This “Alleluia” in the Air

I wrote this Easter poem on Holy Saturday … spilling over into Easter morning — sort of my own Easter Vigil. It voices my own restless discomfort at all the “misdirected ‘Alleluias’” about to be unleashed on a planet that needs each of us to be fully alive and right now at least as much as it needs Jesus to be back from the dead.

 

This ‘Alleluia’ in the Air

I’ve heard the tale of an empty tomb, and a child born of a virgin’s womb;
of water made to finest wine, and bread enough for all to dine.
The story goes he rose again, unique among the dead of men;
walked on water—calmed the storm, many-a miracle did perform.

But this ‘Alleluia’ in the air—is misdirected at the man over there;
‘cause the resurrection He wants to see, is daring life for you and me.

“He is not here,” said the man in white, by the folded linen in the morning light;
He’d moved through crowds, in an early scene, untouched by those who meant him mean;
Told parables that gave folks pause, and even challenged holy laws;
On the cross he bled and gave up breath—though now we say he conquered death.

But this ‘Alleluia’ in the air—is misdirected at the man over there;
‘cause the resurrection He wants to see, is daring life for you and me.

He passed through walls, or so they say, the evening of that Easter Day;
showed wounded hands and pierce-ed side, as if to prove he’d really died:
martyred for the grace he preached, the outcast ones he dared to reach.
The welcome that he tendered wide—
on Friday last, that welcome died.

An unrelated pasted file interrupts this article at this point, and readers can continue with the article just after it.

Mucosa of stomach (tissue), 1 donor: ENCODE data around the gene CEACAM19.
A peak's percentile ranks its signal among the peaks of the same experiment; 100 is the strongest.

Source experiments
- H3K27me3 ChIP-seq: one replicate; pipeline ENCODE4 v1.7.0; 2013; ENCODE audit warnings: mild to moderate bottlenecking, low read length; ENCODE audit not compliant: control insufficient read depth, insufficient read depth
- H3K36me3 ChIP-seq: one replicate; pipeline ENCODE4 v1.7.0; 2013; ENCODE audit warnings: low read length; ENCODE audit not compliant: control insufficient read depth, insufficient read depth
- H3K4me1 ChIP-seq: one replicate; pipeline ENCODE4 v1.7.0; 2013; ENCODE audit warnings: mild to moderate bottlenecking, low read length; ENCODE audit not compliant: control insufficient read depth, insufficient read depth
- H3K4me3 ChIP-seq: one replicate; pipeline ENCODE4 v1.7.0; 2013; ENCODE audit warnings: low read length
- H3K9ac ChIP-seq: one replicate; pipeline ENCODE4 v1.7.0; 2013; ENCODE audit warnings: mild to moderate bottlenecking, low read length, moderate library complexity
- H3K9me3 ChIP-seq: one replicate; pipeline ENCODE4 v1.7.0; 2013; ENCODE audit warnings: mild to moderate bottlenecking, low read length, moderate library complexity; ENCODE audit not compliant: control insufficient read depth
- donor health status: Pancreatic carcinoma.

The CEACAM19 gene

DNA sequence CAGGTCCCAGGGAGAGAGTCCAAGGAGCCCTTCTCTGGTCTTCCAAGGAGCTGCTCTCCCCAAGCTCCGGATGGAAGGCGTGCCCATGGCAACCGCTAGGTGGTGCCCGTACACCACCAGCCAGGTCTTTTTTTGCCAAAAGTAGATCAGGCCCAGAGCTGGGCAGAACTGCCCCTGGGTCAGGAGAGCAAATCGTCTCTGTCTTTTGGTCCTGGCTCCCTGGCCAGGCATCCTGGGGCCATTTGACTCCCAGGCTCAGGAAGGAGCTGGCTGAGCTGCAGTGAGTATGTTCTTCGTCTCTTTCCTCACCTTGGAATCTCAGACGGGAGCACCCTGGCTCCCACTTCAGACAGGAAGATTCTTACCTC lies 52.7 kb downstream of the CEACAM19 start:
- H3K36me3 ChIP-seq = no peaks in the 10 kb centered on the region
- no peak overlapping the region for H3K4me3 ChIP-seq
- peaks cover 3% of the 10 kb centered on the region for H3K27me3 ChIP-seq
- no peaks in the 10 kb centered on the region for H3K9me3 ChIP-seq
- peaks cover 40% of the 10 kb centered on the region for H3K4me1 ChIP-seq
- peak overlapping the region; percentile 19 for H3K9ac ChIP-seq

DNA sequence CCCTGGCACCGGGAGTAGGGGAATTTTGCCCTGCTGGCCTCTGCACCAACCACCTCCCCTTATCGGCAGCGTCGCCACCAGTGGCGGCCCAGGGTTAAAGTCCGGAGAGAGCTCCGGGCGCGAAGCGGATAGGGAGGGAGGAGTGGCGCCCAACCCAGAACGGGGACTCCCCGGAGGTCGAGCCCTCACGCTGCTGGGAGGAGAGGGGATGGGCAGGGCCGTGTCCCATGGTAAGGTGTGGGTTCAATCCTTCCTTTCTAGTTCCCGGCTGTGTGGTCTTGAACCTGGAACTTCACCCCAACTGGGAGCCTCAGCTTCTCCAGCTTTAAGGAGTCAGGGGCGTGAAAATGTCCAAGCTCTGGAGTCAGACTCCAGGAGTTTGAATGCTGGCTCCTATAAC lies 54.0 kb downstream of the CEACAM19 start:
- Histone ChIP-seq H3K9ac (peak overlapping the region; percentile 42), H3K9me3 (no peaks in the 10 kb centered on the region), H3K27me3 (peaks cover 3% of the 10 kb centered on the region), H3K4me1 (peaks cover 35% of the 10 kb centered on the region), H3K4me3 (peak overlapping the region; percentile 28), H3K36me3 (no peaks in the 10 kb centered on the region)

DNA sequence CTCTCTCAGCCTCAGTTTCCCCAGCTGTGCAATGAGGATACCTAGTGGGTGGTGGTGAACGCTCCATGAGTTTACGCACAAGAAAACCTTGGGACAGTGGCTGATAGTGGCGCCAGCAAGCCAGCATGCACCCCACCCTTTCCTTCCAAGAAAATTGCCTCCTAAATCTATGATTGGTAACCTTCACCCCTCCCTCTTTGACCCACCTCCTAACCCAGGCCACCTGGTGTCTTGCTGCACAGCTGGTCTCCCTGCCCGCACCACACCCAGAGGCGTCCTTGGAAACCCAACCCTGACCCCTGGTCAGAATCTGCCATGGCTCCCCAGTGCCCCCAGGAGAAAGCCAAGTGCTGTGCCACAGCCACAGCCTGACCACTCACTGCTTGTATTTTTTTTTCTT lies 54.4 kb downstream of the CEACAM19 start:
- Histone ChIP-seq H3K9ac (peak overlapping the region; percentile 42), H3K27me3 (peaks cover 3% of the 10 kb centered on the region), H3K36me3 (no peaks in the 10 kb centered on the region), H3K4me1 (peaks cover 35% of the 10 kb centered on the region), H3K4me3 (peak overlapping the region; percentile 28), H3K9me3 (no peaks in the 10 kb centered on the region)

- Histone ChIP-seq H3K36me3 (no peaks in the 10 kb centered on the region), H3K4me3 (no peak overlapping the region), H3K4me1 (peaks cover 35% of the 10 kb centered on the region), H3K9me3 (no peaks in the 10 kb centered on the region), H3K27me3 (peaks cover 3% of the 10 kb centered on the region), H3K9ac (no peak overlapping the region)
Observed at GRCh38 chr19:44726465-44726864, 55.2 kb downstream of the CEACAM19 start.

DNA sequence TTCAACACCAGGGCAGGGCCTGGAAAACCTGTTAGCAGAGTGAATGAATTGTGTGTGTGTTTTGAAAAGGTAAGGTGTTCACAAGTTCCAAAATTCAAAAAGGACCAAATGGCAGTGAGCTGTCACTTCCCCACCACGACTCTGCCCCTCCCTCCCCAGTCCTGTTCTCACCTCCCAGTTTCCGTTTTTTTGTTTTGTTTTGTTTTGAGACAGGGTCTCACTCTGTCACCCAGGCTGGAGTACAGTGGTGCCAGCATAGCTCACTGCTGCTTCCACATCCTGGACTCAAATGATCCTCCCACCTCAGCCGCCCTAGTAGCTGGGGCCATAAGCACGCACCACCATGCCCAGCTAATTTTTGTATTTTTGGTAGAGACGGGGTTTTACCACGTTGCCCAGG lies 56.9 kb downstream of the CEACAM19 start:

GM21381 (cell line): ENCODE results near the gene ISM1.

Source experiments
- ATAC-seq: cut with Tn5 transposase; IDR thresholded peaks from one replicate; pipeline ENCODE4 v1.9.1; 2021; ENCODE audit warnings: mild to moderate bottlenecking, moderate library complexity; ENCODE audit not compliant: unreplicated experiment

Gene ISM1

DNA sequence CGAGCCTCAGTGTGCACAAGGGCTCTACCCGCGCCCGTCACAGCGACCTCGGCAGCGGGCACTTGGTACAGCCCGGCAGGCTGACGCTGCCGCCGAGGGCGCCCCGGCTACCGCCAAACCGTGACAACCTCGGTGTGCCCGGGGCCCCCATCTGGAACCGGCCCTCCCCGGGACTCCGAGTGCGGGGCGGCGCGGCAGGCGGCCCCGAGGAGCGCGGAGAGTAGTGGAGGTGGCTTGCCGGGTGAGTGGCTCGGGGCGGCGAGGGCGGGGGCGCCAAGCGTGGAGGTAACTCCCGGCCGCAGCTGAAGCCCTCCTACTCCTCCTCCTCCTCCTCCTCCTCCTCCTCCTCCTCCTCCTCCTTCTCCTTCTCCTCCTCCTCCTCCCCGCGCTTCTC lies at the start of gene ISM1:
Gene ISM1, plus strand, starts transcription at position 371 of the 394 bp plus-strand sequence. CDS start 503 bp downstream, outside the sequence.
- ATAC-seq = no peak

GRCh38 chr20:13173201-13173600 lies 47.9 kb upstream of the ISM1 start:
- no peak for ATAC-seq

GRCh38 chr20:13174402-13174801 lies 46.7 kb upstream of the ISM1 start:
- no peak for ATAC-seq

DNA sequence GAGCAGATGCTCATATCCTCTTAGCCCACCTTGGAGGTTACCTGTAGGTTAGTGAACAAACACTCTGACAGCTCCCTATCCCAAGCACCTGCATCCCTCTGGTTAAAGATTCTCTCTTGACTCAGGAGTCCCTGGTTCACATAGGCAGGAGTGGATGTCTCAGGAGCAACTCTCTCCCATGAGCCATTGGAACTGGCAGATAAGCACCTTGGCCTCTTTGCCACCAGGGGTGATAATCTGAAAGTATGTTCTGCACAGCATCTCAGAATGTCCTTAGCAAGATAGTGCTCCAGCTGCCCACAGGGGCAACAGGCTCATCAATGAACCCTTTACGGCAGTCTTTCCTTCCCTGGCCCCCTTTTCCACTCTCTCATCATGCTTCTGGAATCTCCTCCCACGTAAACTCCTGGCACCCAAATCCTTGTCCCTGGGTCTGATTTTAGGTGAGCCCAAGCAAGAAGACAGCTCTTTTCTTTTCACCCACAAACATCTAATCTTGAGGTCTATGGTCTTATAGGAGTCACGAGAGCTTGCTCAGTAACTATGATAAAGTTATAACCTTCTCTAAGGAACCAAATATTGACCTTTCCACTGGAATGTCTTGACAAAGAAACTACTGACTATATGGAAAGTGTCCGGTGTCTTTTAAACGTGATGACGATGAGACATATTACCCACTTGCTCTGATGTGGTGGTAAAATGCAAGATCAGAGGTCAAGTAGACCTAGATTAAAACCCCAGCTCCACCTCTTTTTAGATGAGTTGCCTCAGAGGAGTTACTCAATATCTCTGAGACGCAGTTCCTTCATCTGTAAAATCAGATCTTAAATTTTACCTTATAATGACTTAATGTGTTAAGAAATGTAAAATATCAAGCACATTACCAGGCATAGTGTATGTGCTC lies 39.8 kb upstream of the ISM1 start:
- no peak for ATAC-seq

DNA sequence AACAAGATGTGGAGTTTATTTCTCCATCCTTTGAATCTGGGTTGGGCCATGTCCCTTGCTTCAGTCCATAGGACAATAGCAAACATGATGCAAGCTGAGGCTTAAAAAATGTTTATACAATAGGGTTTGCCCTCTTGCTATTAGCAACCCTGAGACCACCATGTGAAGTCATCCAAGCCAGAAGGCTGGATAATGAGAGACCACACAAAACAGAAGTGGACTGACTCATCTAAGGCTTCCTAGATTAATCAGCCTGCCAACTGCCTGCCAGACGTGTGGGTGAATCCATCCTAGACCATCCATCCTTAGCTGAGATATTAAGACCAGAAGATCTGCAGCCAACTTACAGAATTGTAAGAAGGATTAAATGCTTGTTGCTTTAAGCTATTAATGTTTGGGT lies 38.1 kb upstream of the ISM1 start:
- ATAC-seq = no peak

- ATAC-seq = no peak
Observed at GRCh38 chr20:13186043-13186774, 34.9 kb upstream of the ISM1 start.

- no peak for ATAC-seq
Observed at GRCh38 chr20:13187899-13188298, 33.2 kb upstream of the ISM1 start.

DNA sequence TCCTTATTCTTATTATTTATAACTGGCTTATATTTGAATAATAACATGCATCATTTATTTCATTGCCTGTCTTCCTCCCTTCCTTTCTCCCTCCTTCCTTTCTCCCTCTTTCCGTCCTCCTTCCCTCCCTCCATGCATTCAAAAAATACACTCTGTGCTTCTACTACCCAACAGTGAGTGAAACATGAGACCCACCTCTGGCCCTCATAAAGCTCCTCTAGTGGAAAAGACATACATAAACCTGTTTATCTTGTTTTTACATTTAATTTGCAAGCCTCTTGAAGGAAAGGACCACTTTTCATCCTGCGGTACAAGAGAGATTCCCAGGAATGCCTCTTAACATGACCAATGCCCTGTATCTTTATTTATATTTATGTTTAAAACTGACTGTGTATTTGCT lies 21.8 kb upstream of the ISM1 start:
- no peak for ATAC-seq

But this ‘Alleluia’ in the air—is misdirected at the man over there;
‘cause the resurrection He wants to see, is daring life for you and me.

I worry that unwittingly when we say his body lives again
We miss that he lived once and well, and now his life is ours to dwell.
Whatever Easter claims is true; it means to claim for me and you;
the stone that needs be rolled away, is that which stops our lives today.

And this ‘Alleluia’ in the air—is misdirected at the man over there;
‘cause the resurrection He wants to see, is daring life for you and me.
Yes, the resurrection He wants to see, is daring life for you and me.

drw 04.20.2014

 

Postscript: Am I “questioning” the resurrection of Jesus? No, not really. I am BEGGING for the resurrection of you and me NOW. … But what I am saying is that the resurrection of Jesus is not — and maybe never was — the point. OUR resurrection, as our own lives are hemmed in by forces that seek to distract, intimidate, or harm us, is what matters.

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2 thoughts on “This “Alleluia” in the Air

  1. Tombs come in surprising shapes and forms. I do not mean to trivialize, but after reading this I kept thinking of the lyric “Looking for love in all the wrong places”, which unfortunately sums up (way too) much of my experience with organized religion.

    Thank you for this.

  2. Your poem closely touches my Easter experience this year; I feel some fear in being challenged to risk living life more …. I’m not the word person you are, so struggle with how to fill in that blank, but it’s more something… more deeply, more consciously, more daring, more in a way that matters. Thank you for sharing your words for those of us who can’t find them as well to express ourselves.

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